What are the differences between oxycodone and hydrocodone?

  • Oxycodone (OxyContin, Oxaydo, Xtampza ER, Roxybond) and hydrocodone (Zohydro ER) are strong prescription opioid (narcotic) pain relievers similar to morphine, fentanyl, and methadone.
  • These narcotics are prescribed to manage acute or chronic, moderate to severe pain in people who need to take pain medication over a long period of time, and other pain treatments haven't been effective in managing their pain.
  • They are available in combination with other pain medication, for example, they each can be combined with acetaminophen (for example, Percocet, Roxicet, Oxycet, Vicodin, Lortab, Norco) to treat moderately severe pain, fever, and inflammation.
  • One difference between these two narcotics is that hydrocodone also can be combined with ibuprofen to manage pain, fever, and inflammation. It also can be combined with an expectorant and decongestant (for example, guaifenesin and pseudoephedrine) to treat nasal congestion, cough, and to the loosen mucus people tend to get with the common cold.
  • Most narcotics have the same common side effects, for example:
  • The main differences between oxycodone are the more serious effects and adverse reactions.
  • Both of these pain medications are opioids, and increase the effects of other medication that slows brain function, for example, alcohol, barbiturates, benzodiazepines, and skeletal muscle relaxants. If you combine opioids with other medication that slows brain function, it may lead to dangerous impairment of breathing or death.
  • Narcotics also are highly addictive, even if you take the correct dosage your doctor prescribed for you.
  • If you are an addict or have an addiction problem and you don't take the medication as prescribed; if you crush or snort pills, or inject opioids such as oxycodone, hydrocodone, morphine, or fentanyl; you at a higher risk of overdose, and possibly death.
  • Interactions are similar between oxycodone and hyrocodone.

What is oxycodone? What is hydrocodone?

Oxycodone and hydrocodone are strong narcotic pain medications similar to morphine and other opioids (narcotics). Doctors prescribe them to manage chronic to severe pain in people who need long-term pain medicine, and haven't responded to other treatments for pain.

Researchers don't know exactly how oxycodone works in decreasing discomfort and increasing pain tolerance. But on the other hand, we do know how hydrocodone works. It works like other opioid narcotics by stimulating the receptors in the brain to increase a person's threshold to pain (the amount of stimulation it takes to feel pain) and reduce how painful it feel it feels (the perception of pain).

What are the uses for oxycodone vs. hydrocodone?

One difference between these two narcotics is how they are prescribed. Hydrocodone can be combined with other medicine, for example, ibuprofen (a nonsteroidal anti-inflammatory drug or NSAID), to relieve pain, decrease inflammation, and reduce a fever (brand name Vicoprofen). Or it can be combined with homatropine (Hycodan) or chlorpheniramine (Tussionex) to relieve pain and suppresses cough.

A similarity between these narcotics is that they both can be combined with other non-narcotic pain medication like acetaminophen to relieve pain, inflammation, and reduce fever (for example, brand names Percocet and Vicodin).

SLIDESHOW

Pain Management: Surprising Causes of Pain See Slideshow

What are the side effects of oxycodone and hydrocodone?

Both medications have common side effects like dizziness, nausea, vomiting, constipation, dry mouth, and sweating. The more dangerous side effects and adverse reactions are the main differences between these narcotics.

Oxycodone may cause more serious side effects and adverse reactions like:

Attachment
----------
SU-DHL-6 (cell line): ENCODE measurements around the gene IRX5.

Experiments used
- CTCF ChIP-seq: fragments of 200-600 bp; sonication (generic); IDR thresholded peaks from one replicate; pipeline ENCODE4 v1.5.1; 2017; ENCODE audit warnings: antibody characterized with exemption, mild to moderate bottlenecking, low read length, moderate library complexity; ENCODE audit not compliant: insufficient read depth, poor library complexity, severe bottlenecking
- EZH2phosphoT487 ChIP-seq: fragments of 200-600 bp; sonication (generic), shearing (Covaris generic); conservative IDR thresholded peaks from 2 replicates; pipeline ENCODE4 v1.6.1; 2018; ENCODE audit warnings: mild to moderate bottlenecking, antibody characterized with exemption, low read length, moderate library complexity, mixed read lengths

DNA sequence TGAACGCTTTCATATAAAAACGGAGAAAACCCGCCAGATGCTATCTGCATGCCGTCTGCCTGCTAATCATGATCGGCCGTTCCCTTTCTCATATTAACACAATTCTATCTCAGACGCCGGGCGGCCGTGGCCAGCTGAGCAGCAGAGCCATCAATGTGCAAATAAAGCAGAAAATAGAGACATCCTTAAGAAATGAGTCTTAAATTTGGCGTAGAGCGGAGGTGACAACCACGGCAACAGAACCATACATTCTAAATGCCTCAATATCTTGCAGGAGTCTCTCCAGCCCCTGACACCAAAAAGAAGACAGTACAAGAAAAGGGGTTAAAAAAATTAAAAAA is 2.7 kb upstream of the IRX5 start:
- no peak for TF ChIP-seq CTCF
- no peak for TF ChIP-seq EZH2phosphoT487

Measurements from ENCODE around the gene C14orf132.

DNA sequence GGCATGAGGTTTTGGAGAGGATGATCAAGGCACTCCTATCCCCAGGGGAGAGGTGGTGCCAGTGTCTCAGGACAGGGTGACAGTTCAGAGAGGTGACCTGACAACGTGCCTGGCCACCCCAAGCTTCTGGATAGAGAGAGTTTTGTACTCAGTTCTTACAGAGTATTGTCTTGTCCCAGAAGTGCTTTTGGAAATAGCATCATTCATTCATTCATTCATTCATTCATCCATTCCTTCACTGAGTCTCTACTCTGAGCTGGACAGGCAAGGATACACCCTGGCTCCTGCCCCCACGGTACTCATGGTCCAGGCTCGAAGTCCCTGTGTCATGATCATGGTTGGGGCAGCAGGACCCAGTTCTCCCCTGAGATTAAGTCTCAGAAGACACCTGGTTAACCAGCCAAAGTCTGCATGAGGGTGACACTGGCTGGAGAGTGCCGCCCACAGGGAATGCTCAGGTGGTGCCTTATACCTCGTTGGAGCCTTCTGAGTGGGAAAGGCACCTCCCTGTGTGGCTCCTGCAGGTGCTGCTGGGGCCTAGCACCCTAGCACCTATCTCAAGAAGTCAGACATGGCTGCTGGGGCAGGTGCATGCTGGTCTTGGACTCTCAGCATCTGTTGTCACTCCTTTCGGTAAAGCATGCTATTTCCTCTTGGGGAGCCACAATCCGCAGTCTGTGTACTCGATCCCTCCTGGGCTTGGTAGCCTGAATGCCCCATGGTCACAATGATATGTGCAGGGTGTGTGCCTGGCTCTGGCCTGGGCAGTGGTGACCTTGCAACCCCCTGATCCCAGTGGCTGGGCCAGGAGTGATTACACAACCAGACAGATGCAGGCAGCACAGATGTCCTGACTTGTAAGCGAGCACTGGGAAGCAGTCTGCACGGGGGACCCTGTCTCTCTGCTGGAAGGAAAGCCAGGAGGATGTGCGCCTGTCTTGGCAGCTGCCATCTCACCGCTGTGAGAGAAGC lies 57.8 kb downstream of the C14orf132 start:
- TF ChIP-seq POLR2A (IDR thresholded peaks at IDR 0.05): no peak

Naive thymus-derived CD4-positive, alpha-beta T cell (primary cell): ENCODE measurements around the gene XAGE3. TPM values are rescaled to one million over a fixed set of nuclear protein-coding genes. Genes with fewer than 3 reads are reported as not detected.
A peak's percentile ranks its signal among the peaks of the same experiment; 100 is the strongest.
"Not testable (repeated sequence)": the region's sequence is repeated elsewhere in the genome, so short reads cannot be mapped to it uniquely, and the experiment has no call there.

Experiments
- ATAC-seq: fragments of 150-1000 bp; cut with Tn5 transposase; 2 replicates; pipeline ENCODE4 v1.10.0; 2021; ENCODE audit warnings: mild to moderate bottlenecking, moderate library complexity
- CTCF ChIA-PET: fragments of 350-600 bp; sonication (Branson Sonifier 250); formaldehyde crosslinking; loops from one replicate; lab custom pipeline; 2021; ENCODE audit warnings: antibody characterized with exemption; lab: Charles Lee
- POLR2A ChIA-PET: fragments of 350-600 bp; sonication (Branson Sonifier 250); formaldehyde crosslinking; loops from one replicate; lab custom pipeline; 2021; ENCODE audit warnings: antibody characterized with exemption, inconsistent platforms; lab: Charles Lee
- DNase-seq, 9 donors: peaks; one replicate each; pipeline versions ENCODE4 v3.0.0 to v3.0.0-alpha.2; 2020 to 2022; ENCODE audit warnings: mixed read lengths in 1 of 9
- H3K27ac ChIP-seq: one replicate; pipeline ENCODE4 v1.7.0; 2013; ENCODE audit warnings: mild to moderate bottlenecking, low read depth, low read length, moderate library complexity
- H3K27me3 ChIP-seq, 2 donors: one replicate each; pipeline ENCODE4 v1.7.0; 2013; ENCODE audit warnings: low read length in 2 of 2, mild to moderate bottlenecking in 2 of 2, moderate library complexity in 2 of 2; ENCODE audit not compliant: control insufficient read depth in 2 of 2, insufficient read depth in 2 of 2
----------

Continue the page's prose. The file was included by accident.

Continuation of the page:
Hydrocodone also may cause more serious side effects and adverse reactions like:

Are oxycodone and hydrocodone addictive painkillers?

Both of these medications are habit forming (addictive), misused, and abused; as can all strong painkillers. You can become mentally and physically dependent on them when you take them for pain over a long period of time, even at the dosage your doctor has prescribed. Take them as your doctor has prescribed and don't crush or snort pills, or inject the product.

They also react with alcohol and benzodiazepines, for example, alprazolam (Xanax), lorazepam (Ativan), diazepam (Valium), clonazepam (Klonopin), and may cause the patient to become extremely sedated, suffer respiratory depression, coma, and even death.

If you suddenly stop taking either pain medication you may experience withdrawal symptoms like:

People who abuse narcotics and those with addiction disorders misuse strong narcotics to get “high” by crushing, snorting, or injecting them, which results in uncontrolled delivery of the medicine and can lead to overdose and death.

Controlled substances

Oxycodone and hydrocodone are both Schedule II drugs, which means they have a high potential for physical and psychological addiction, and are considered dangerous to the patient.

  • Both drugs, and any other combinations of these drugs, for example when they are combined with either acetaminophen or ibuprofen (Percocet, Vicodin, Lortab, etc.) are classified as Schedule II drugs.
  • This means that they are considered dangerous, addictive, and are regulated by the DEA and your doctor.
  • It also means that you have to pick up your prescription for pain at your healthcare providers office. Your doctor can't call it into your pharmacy; not even for refills.

QUESTION

Medically speaking, the term "myalgia" refers to what type of pain? See Answer

What is the dosage for oxycodone and hyrocodone?

Your doctor or other health care professional will tailor your initial dose based on your past history with prescription narcotic pain medication, risks for addiction, abuse, or misuse.

Oxycodone dosage

  • The usual starting dose using immediate release oxycodone tablets is 5 to 30 mg every 4 to 6 hours. Patients who have never received opioids should start with 5-15 mg every 4 to 6 hours. Some patients may require 30 mg or more every 4 hours.
  • The usual starting dose using extended release tablets is 10 mg every 12 hours. Extended release tablets are used when around-the-clock treatment is required for an extended period. Extended release tablets should be swallowed whole, broken, crushed, or chewed. Breaking, crushing, or chewing extended release tablets may lead to rapid absorption of the drug and dangerous levels of oxycodone.